Top 8 tips for a great trip to Spain

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Jaycie Weathers

By Jaycie Weathers 

I recently got back from Spain and thought I’d compile a list of a few things I learned abroad to hopefully help and encourage future travelers or maybe just share a few memorable moments.

 

1. Always take the first shower.

After staying in hotel rooms every night with two or three girls for a week, I learned many things, the most important being take the first shower whenever you have the chance. Point blank. I made the mistake of waiting until everyone took their showers first before I hopped in almost every night. Weird things happen in European showers. For example, the person taking the shower before me one night accidentally detached the head part from the hose part, causing water to spew everywhere and the shower to become unusable. I washed my hair in the sink after lots of profanity and fits of laughter all around. Another time, we only had two towels, which I realized after stepping out of the shower, dripping wet. Hand towels are called such for a reason: they’re only big enough for your hands.

 

2. Eat everything.

Ordering in another language proved to be a difficulty for me and others in my group. As soon as the waiter comes over, everything you’ve ever known about Spanish flies out the window and you’re left with nervous laughter and pointing at the menu. The best meals came from everyone pointing at something new and hoping for the best. Being adventurous paid off and just walking into random, sometimes sketchy-looking, restaurants was one of the things I liked the best about traveling with our group.

 

3. Be impulsive.

Normally I’m the sort of person to make a pro/con list before deciding to do something, but while in Spain, I decided to make choices on a whim which resulted in some cool purchases. Some people in my group and I decided to buy a pair of what we like to call “genie pants” for the plane ride home and they ended up being really cool. Another instance of being impulsive came in the form of dessert, because in Spain, they know how to do dessert right. Instead of choosing between gelato and churros, why not have both?

 

4. Take photos.

This seems obvious. Yes, you want to remember your once-in-a-lifetime trip to Spain, but I mean take pictures of random or funny things that you can associate with memories. For me and my roommates, we always took “mirror selfies” in the elevator, and it became almost like a game: take as many dumb pictures as you can before you reach the right floor. It provided lots of laughs and funny photos.

Here is my favorite of the aforementioned “mirror selfies”:

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5. Laugh a lot, and I mean a lot.

Due to living closely with only a few people for a week straight, there’s a 100% chance you will find things to laugh at. Whether it’s cultural differences or jet lag, jokes seem to roll freely and the environment is a welcomed change from the stress of high school. Have a new knock-knock joke? Try it out on all of the Spanish waiters.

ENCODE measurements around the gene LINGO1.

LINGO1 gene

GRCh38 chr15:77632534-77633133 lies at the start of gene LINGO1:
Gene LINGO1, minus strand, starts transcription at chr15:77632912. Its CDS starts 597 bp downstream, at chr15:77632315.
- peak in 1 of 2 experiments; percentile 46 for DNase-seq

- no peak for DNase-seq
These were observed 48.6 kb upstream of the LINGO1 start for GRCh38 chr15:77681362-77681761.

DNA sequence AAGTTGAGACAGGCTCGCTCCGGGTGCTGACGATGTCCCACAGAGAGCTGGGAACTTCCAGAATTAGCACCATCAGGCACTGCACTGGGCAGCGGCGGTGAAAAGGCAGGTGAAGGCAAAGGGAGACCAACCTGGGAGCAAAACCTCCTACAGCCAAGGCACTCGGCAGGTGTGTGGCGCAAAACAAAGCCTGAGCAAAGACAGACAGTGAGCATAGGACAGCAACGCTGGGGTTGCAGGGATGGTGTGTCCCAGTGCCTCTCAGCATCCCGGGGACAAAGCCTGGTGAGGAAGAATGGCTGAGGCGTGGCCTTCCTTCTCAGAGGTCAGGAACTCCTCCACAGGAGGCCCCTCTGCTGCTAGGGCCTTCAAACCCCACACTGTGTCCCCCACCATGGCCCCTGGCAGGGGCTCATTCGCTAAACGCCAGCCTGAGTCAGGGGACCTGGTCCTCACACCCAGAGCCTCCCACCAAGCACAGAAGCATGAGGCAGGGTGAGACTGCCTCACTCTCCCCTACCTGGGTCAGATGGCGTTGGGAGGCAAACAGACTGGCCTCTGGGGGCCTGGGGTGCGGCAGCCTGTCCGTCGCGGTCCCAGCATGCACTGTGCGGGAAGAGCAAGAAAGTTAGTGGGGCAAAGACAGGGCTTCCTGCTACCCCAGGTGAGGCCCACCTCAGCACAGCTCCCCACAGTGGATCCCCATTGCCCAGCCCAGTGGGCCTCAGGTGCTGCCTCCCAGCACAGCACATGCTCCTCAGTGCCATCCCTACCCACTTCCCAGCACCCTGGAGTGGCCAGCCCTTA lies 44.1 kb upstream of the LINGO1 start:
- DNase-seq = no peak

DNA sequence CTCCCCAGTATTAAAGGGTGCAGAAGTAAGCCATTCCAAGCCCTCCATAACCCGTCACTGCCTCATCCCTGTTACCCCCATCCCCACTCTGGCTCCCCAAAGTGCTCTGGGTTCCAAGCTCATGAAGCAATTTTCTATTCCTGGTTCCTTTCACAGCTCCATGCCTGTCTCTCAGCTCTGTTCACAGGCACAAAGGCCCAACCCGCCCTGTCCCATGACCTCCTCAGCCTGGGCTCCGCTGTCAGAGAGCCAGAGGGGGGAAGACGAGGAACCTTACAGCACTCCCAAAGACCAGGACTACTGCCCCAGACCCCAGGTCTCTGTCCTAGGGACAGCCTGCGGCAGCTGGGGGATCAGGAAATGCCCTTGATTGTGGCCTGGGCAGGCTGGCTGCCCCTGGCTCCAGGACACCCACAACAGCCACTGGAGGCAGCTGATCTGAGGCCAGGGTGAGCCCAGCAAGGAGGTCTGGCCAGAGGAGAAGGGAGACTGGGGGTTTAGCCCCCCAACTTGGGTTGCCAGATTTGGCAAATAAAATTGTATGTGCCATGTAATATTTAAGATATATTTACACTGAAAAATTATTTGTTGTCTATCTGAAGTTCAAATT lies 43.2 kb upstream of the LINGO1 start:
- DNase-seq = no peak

6. Enjoy your break from the mundane.

The week before I left for the trip, my work load was substantially more suffocating, but all of the residual stress melted away as soon as I set foot in Spain. There I was free to have fun and laugh without worry, so my advice is to cherish it and DO NOT think about school at all, there will be time for that when you touch down in America again.

 

7. Be the version of yourself you’ve always wanted to be.

My mentality going into this trip was to try being more outgoing and not sweat the small stuff, and it worked, for the most part. I’m not saying be someone you’re not, simply take advantage of a new country with a new set of people who don’t know anything about you. This is easiest during the family stay because you have the chance to make tons of new friends and live like a teenager in Spain. If you’re nervous about this part, don’t be. Just smile, be friendly and make sure to ask if you don’t understand something. People will love you and be interested in you no matter what.

 

8. Don’t take too many naps.

The mid-afternoon seems like the perfect time to snuggle up in your hotel room and sleep until morning, but this is a huge mistake. Even if you don’t feel like walking around the city at night, just do it. You’ll regret wasting time sleeping in cities, like Madrid for me in the beginning of the trip, and you could have experienced more. Besides, if you sleep, you can’t eat churros with hot chocolate. This is the view from the hotel I took too many naps in instead of going and exploring more.

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